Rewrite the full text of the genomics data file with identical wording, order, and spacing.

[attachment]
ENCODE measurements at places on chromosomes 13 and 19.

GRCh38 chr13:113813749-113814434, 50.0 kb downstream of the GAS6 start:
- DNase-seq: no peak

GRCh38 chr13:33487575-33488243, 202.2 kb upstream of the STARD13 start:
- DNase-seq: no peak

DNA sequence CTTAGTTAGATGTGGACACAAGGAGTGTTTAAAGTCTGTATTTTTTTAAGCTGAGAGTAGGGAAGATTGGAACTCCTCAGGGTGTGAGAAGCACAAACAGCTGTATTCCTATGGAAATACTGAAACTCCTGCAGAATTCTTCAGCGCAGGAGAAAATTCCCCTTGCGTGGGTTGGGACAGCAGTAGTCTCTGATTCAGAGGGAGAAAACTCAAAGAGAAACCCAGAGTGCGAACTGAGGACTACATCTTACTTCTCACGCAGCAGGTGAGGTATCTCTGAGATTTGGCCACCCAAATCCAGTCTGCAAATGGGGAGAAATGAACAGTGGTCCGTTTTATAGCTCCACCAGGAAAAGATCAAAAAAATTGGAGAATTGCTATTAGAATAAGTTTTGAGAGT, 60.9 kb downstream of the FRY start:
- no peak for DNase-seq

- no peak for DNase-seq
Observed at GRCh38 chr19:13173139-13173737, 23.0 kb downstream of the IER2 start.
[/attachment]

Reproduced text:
ENCODE measurements at places on chromosomes 13 and 19.

GRCh38 chr13:113813749-113814434, 50.0 kb downstream of the GAS6 start:
- DNase-seq: no peak

GRCh38 chr13:33487575-33488243, 202.2 kb upstream of the STARD13 start:
- DNase-seq: no peak

DNA sequence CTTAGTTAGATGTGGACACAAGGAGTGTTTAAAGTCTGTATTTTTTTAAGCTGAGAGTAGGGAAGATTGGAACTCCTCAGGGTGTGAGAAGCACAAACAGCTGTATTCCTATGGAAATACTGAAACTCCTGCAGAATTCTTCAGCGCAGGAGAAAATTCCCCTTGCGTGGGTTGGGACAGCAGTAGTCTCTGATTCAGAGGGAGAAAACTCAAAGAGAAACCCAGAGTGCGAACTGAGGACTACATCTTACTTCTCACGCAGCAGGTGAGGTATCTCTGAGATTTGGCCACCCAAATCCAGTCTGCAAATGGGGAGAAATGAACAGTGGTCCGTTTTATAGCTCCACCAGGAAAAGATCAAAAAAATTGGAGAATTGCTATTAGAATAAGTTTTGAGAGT, 60.9 kb downstream of the FRY start:
- no peak for DNase-seq

- no peak for DNase-seq
Observed at GRCh38 chr19:13173139-13173737, 23.0 kb downstream of the IER2 start.